Ferenc Liszt: Les Preludes, Symphonic Poem, S. 97
Elias Parish Alvars: Concerto for Harp and Orchestra in E flat Major Op. 98
Samuel Barber: Adagio for Strings
Leoš Janáček: Taras Bulba, Rhapsody for orchestra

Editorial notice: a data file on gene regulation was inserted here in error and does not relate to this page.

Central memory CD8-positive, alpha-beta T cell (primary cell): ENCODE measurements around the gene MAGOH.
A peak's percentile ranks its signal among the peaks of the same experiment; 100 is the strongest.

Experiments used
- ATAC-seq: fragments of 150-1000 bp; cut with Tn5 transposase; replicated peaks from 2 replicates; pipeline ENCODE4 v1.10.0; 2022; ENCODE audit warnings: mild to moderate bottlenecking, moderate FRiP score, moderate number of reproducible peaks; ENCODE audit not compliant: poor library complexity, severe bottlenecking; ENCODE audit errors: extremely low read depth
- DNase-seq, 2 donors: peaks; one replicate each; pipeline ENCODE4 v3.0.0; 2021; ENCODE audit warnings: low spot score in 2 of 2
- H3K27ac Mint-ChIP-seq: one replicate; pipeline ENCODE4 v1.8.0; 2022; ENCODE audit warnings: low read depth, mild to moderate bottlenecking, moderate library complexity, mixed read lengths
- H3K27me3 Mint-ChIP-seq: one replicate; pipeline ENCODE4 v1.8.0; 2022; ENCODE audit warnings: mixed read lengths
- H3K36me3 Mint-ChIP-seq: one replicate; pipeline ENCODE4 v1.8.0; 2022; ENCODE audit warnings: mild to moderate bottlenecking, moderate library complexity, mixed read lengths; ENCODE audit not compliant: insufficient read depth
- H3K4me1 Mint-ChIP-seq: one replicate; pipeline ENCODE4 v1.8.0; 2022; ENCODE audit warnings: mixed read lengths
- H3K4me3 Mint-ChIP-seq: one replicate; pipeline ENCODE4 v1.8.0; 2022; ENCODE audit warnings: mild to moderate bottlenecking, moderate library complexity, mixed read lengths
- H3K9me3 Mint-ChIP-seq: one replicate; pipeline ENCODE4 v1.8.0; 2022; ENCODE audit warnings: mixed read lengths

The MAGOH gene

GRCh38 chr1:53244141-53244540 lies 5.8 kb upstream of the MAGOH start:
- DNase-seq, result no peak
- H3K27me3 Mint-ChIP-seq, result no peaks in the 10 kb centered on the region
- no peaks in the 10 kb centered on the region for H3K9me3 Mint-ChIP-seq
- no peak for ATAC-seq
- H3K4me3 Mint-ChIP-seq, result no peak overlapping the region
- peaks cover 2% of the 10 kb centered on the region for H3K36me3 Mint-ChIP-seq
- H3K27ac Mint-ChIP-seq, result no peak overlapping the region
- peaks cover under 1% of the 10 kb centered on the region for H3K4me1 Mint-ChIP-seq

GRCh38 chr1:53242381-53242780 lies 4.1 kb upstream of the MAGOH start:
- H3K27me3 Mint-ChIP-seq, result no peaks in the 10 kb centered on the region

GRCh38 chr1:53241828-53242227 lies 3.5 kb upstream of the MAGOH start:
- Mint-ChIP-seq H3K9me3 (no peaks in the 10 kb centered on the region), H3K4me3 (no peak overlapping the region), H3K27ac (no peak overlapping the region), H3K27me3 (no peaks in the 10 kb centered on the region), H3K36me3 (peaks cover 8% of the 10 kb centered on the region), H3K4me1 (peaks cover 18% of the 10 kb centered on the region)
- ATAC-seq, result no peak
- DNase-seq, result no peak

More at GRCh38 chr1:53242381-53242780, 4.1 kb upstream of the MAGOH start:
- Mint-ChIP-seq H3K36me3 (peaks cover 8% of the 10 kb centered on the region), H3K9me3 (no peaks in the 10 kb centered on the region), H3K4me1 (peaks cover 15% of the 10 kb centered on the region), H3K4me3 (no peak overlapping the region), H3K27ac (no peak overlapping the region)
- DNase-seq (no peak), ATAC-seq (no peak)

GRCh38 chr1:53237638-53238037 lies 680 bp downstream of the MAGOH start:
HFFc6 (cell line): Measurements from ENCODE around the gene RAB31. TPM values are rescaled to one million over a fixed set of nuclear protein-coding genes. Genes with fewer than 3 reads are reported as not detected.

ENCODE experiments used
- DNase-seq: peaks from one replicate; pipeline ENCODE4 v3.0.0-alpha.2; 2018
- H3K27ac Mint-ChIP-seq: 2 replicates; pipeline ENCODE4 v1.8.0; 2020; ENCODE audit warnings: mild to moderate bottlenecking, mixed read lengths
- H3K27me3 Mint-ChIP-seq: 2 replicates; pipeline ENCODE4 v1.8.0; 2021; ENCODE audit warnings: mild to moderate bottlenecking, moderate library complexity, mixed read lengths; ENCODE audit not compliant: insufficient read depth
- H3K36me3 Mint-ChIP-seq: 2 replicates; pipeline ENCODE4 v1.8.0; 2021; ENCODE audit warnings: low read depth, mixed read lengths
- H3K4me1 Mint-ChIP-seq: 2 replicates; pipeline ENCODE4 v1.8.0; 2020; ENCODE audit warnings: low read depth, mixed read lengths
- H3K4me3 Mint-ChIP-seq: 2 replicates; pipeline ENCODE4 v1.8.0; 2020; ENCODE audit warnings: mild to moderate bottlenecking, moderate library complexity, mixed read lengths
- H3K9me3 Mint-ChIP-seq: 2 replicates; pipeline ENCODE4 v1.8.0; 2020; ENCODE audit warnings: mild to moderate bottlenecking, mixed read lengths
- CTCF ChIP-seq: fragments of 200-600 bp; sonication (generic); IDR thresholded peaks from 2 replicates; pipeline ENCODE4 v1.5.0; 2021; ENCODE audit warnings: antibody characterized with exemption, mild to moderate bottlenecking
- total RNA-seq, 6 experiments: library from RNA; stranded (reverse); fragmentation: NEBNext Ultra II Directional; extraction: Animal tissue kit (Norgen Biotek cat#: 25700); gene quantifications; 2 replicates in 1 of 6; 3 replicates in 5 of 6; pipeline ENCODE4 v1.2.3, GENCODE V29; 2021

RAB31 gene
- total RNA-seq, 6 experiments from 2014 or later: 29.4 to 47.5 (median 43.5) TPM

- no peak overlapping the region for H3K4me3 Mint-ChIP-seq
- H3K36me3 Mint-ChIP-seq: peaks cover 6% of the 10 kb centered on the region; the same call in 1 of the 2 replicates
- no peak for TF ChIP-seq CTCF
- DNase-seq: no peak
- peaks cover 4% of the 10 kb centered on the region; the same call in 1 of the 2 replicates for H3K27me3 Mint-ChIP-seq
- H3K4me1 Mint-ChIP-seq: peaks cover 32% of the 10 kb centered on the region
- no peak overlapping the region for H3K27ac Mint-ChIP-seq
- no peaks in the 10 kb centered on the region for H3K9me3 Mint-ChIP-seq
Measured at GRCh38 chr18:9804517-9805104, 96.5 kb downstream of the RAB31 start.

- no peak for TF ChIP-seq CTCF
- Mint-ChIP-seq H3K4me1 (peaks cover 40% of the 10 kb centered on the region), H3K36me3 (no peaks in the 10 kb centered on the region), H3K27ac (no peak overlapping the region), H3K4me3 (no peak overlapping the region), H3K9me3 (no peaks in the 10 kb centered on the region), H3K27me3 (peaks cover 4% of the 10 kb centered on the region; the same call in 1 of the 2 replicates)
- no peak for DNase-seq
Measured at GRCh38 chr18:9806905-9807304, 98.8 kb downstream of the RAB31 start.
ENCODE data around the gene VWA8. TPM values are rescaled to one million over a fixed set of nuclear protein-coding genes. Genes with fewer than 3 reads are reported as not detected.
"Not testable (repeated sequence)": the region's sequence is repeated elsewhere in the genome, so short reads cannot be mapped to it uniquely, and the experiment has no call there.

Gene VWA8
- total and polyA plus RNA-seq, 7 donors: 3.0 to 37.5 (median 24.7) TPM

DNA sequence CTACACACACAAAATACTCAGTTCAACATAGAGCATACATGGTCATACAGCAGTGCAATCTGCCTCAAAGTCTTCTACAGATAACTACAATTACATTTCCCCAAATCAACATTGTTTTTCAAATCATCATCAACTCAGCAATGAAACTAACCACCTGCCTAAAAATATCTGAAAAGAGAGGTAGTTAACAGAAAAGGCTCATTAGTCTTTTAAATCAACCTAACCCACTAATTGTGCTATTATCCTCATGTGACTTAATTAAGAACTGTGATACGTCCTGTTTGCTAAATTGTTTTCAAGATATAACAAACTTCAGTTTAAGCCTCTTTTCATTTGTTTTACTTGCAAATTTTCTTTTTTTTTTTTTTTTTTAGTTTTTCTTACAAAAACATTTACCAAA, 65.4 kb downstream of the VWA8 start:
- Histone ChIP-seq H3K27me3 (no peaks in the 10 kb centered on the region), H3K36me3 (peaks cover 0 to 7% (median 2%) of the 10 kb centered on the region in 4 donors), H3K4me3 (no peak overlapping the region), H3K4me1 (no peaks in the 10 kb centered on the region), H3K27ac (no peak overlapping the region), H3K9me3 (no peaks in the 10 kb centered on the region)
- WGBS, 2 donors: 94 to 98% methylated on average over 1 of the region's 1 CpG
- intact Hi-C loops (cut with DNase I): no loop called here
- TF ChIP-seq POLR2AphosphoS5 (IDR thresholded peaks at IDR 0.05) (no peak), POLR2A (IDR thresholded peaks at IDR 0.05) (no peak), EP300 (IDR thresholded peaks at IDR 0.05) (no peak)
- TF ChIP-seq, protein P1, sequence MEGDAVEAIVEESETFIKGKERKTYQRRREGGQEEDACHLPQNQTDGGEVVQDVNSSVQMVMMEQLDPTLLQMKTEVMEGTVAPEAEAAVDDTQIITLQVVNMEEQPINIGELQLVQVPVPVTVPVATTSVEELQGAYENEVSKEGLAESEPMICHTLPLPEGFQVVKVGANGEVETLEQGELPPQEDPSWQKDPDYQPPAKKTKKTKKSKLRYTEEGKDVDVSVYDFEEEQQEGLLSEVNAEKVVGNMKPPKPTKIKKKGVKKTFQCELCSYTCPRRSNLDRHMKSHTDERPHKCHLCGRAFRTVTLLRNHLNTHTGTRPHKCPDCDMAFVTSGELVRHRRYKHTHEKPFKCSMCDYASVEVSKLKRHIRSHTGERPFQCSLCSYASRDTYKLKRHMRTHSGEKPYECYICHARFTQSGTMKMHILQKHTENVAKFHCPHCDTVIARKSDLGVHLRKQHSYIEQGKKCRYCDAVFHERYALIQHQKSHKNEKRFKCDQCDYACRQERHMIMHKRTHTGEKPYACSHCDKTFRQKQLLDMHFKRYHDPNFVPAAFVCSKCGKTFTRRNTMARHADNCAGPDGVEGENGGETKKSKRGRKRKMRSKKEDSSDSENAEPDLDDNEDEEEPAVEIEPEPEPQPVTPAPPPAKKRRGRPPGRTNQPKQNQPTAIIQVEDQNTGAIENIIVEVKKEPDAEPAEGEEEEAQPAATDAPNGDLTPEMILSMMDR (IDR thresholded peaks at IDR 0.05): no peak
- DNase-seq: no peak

In music, virtuosity is an admired, although its value is sometimes overestimated. Franz Liszt, Elias Parish Alvars, and Leoš Janáček were all virtuosos in their own entirely different ways, but at the same time the quality of their musicianship could hardly be overstated. All three were somehow unique and incomparable. The special characteristics of their composing, playing, and thinking will represent a challenge for this partnership of experienced and youthful musicians who constitute the orchestra Prague Philharmonia in conjunction with its Orchestral Academy. The concert opens with Les préludes, the third of the thirteen symphonic poems composed by Franz Liszt. One of the most influential musicians of the nineteenth century is presented here as the creator of the musical genre of the symphonic poem and of programme music, and also as an exceptional composer of orchestral music. It is good from time to time to be reminded of how his music influenced Bedřich Smetana and of how much Richard Wagner borrowed from him. In his day, the harpist Elias P. Alvars was famed primarily as an outstanding player, and he came to be called the “Liszt of the Harp”. This was because of not only his exceptional ability as a player, but also his personal charisma. In addition, he and Liszt both played superb instruments made by the company Érard. Performing Alvars’s Harp Concerto in E Flat Major will be Jana Boušková, the principal harpist of the Czech Philharmonic and an outstanding soloist. The rhapsody Taras Bulba is one of the masterpieces by Dvořák’s friend and admirer Leoš Janáček. Janáček’s work is explicitly programmatic, and it employs expressive resources to the extreme. It is in part thanks to this that the music moves listeners with almost cinematic eloquence. The patriotic tale of the Cossack chief Taras Bulba is framed by the deaths of his sons and finally by his own death. It is the title hero’s intractability that ultimately brings the composition to its emotional conclusion and reminds us of the perseverance of the human spirit.